On the morning of Friday June 14th 1381, a mob gathered outside the Tower of London. Some were citizens and apprentices from the square mile of the city. Many came from outside London, in the villages of Essex and Kent that spread out from the estuary of the River Thames. They included men and women, old and young, bakers, blacksmiths, farmhands, roofers, brewers, and churchmen. All had come to England’s capital to protest against the government that ruled in the name of the fourteen-year old King Richard II.
Inside the fortress, holed up behind inside high stone walls and the huge four-sided White Tower, were the king’s ministers. The noise they heard coming from outside was terrifying. The crowd had been rampaging through London for more than twenty-four hours. They waved rusty swords and agricultural tools. They had come for justice and they would not be dispersed until they had it.
For the first time in England’s history, the rulers of the realm were under siege by the ordinary people – and the results would be spectacular. By the end of that tumultuous, troubled Friday the chancellor and treasurer of England would be dead, their heads hacked off and paraded through the city streets on poles before being taken for display on spikes above London Bridge. England was on the brink of revolution.
The Peasants’ Revolt of 1381 is badly named. Certainly it was an uprising of ‘the people’, in which England was convulsed for a whole summer by rioting against unfair taxes, an unpopular war and an unloved political elite. But to call all the people ‘peasants’ is misleading. The participants included knights and local gentry, landowners, parish priests, village constables, and wealthy inhabitants of towns from Yorkshire to Somerset. Their grievances had been growing for years and varied from region to region. This was far more than mere pitchfork-waving.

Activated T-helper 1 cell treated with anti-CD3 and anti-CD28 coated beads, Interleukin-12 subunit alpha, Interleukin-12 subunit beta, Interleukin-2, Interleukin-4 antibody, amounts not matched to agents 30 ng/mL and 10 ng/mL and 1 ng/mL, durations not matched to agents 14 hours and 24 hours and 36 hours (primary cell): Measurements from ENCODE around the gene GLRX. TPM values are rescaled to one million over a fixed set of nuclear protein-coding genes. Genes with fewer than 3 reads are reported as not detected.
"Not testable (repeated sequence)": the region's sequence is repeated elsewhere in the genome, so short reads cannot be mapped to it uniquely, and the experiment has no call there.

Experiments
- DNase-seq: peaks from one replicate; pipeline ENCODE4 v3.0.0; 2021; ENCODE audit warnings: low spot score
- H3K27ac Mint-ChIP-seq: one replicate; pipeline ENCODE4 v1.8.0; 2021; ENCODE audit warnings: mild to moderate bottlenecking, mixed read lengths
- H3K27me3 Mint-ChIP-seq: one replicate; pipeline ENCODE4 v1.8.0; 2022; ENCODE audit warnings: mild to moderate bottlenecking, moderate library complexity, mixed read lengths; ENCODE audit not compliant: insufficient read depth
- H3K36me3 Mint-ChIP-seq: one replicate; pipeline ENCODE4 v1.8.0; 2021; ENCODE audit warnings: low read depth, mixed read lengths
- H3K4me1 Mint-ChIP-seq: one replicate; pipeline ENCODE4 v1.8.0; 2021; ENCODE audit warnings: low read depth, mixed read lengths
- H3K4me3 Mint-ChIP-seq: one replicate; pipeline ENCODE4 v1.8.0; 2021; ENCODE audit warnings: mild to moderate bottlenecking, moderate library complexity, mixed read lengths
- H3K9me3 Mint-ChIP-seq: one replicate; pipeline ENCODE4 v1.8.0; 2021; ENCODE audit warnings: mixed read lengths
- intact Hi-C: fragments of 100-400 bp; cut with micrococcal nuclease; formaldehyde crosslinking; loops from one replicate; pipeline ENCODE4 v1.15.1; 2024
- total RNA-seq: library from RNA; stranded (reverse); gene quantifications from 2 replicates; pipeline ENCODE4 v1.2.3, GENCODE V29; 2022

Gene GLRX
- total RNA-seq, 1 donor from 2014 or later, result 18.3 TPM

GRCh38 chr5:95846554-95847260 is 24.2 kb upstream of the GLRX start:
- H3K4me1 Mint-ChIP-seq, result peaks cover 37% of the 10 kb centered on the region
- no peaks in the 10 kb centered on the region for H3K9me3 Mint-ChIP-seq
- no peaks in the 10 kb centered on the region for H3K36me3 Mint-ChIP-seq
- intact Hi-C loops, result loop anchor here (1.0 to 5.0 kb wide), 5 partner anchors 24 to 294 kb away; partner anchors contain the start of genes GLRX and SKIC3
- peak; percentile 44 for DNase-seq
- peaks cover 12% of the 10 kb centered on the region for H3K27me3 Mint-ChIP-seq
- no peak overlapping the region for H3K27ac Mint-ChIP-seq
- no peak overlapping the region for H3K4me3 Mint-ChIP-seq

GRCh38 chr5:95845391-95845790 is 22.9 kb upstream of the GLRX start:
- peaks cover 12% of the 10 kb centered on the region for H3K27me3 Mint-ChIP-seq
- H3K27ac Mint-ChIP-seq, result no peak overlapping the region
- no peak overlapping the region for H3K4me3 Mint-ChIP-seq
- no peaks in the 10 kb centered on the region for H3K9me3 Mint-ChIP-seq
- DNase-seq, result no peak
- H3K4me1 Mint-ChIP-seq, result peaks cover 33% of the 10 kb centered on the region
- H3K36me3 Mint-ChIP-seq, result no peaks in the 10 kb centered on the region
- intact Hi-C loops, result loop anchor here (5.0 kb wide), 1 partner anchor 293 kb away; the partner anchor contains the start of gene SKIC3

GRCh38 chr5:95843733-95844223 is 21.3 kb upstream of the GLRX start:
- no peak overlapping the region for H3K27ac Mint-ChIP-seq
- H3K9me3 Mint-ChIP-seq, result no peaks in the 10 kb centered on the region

The events of 1381 now have near-legendary status in our national history. The rebellion’s motto was a piece of doggerel supposedly coined by the firebrand northern preacher John Ball, a leader of the disturbances in the south-east, who gave a sermon at Blackheath asking, ‘When Adam delved and Eve span/Who then was the gentleman?’. What bound all the disturbances of 1381 together was a sense that the government of the day was incompetent, corrupt and self-serving, and that the time was ripe for ordinary people to seize control. In that sense The Peasants’ Revolt marks the beginning of England’s popular radical tradition: the first time the people took a collective stand against their rulers. Today, in an age when politics is propelled by contempt for ‘elites’ and a wish to tear up the established order, the Peasants’ Revolt is worth studying again.
Read the full feature in issue 41 of History Revealed, on sale now in all good newsagents and supermarkets. Subscribe and save 33%